Yeah, But What Else Happened on the Fourth of July?

July 2, 2024

By Brian Boone

How important is the Fourth of July to Americans? Well, there aren’t any other holidays referred to by their date and month as often as their real name. But while July 4, 1776, factors majorly in U.S. History — it’s Independence Day, commemorating the signing of the Declaration of Independence from English rule — it’s a significant date for a lot of people for a lot of reasons.

A Single Presidential Birth. Future president Calvin Coolidge came into the world on this day in Vermont in 1872. A real-life “Yankee Doodle Dandy,” he’s the first and so far only president ever born on the Fourth of July. 

Near-Simultaneous Presidential Deaths. Remarkably and eerily, two of the Founding Fathers who helped create the very idea of the United States died on the same day — July 4, 1826, which also happened to be the 50th anniversary of the signing of the Declaration of Independence. Each beat the other for the presidency and were political rivals who reached a tenuous peace. Jefferson was ill and willfully held out to die on July 4, and passed away around noon. That evening, Adams died after a long illness, and his lamenting final words were “Thomas Jefferson survives.” He hadn’t yet received the news that he indeed had outlived Jefferson.

Independence for The PhilippinesOn July 4, 1946, voters in the Philippines passed a measure to declare independence from the United States, which oversaw the nation since the Spanish-American War in 1898. The country ratified its constitution, and internationally, the Treaty of Manila was signed, recognizing the Philippines as a sovereign nation. 

The Post-War AusterityThe U.K. was so devastated by World War II that it took almost a full decade for the country to recover economically. Serious food rationing measures remained in place until July 4, 1954 — when Britons were free to buy and consume what they wanted without limitations.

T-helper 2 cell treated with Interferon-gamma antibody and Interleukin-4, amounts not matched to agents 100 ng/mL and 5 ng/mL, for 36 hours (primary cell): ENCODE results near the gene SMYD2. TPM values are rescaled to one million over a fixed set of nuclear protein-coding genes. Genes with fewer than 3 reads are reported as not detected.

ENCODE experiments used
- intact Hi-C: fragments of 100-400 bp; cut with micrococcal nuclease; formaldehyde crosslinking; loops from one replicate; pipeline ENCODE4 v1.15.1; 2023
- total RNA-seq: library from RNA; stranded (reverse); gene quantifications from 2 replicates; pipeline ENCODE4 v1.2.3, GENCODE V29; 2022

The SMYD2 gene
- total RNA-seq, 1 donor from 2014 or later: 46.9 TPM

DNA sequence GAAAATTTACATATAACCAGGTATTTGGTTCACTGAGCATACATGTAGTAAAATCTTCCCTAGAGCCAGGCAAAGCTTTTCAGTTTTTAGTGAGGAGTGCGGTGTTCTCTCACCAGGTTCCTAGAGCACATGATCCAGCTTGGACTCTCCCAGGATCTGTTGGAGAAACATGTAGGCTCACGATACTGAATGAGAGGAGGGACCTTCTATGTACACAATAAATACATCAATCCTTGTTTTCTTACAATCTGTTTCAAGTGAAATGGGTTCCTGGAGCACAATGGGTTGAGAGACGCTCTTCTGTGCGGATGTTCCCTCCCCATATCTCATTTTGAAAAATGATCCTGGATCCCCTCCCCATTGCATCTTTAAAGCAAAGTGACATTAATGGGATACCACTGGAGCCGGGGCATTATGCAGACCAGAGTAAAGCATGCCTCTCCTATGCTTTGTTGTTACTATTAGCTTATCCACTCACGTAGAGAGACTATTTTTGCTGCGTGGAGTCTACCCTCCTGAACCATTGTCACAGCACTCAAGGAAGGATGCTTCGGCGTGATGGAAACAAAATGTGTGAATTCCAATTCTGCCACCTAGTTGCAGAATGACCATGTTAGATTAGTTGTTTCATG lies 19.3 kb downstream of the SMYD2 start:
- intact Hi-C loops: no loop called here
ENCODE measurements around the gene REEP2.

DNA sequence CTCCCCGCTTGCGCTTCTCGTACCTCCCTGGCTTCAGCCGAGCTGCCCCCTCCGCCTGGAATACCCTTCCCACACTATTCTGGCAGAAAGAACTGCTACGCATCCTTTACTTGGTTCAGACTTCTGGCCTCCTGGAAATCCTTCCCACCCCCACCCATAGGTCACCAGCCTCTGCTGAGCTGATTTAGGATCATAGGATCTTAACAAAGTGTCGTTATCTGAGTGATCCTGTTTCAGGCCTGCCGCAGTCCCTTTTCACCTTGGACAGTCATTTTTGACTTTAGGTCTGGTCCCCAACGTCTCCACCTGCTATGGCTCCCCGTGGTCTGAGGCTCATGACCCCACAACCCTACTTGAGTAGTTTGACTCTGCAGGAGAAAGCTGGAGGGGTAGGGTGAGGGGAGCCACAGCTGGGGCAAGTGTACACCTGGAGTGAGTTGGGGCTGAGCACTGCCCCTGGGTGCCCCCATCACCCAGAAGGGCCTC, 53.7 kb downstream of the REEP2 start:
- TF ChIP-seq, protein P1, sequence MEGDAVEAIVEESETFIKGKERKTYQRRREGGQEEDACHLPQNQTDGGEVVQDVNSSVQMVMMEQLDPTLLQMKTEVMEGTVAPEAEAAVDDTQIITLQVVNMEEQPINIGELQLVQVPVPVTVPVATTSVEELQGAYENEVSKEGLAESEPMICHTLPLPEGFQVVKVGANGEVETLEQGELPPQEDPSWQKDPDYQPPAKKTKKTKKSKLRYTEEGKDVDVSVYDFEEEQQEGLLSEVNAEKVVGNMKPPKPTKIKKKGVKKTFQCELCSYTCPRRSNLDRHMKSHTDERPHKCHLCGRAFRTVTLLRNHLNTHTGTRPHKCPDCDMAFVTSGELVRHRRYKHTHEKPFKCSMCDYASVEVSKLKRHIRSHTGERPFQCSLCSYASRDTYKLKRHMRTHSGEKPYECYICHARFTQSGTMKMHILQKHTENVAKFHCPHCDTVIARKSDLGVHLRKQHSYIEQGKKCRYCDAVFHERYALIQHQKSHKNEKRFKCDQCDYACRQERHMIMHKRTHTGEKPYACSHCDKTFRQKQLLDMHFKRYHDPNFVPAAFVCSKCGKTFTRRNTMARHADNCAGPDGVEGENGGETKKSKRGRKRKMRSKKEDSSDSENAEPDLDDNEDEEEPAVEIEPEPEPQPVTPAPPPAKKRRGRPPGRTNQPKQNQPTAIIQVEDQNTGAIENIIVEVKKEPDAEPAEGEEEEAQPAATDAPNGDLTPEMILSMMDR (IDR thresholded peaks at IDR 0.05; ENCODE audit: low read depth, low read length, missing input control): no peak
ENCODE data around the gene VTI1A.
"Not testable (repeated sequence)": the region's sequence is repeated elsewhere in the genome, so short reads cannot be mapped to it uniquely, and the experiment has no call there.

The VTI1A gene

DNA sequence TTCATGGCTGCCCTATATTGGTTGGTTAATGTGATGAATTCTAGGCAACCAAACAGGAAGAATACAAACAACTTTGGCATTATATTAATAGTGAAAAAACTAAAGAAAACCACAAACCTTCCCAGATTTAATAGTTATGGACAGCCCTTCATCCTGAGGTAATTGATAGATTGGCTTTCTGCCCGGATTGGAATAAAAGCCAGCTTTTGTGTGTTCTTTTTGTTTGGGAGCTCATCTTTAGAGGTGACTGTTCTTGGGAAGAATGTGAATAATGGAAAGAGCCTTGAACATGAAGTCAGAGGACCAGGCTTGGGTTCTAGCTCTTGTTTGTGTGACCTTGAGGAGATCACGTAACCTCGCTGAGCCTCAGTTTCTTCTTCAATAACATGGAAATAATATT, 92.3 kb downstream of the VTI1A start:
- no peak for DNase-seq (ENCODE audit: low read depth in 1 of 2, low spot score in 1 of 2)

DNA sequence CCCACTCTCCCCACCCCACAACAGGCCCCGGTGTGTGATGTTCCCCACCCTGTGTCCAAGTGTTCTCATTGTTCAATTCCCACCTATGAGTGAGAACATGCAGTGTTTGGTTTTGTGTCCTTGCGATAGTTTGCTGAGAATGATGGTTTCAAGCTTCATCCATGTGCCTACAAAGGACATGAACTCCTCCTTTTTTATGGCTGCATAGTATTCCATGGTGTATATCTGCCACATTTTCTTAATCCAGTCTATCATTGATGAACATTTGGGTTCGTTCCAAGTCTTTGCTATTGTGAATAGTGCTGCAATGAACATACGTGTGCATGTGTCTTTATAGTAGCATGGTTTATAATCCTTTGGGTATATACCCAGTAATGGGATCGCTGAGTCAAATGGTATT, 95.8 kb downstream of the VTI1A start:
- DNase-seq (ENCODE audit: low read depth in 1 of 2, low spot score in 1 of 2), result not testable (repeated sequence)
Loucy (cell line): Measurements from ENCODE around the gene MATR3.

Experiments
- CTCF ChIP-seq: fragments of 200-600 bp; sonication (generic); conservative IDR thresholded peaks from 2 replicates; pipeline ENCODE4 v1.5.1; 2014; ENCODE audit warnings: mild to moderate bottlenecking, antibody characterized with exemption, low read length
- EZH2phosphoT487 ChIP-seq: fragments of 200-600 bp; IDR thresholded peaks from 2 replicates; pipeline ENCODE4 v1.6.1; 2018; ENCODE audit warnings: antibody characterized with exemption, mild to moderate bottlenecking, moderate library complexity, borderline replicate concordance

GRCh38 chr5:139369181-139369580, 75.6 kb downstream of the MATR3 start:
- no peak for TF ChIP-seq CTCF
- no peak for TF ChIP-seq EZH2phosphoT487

Casey Kasem Made It Count. On July 4, 1970, Casey Kasem — disc jockey and voice of Shaggy on the Scooby-Doo cartoons — counted down the hits from coast to coast for the first time on American Top 40. Coming in at #40: Marvin Gaye’s “End Of Our Road.” Ending the show, at #1: Three Dog Night’s “Mama Told Me (Not to Come).”

Penicillin’s Parents Meet. On July 4, 1941, scientists Norman Heatley and Howard Florey met. A mere eleven days later, they replicated some cutting-edge research and made the first viable batch of penicillin, making the powerful, disease-eradicating medicine a scientific reality. 

Nuclear Power. Leo Szilard, a Hungarian physicist, received a patent on July 4, 1934, for a chain reaction chemical design. This would directly lead to the creation of the atomic bomb a decade later.

A Brutal Murder and TV Inspiration. Marilyn Sheppard was murdered in her bed in her Los Angeles Home on July 4, 1954. Her husband, Sam Sheppard, was convicted of the murder, for which he was ultimately exonerated. He blamed a mysterious intruder and it took Sheppard years to clear his name, a story that directly led to the creation of the 1960s hit TV drama The Fugitive

READ MORE: , , , , , , , , , , , , , , , , , , , , , , , , ,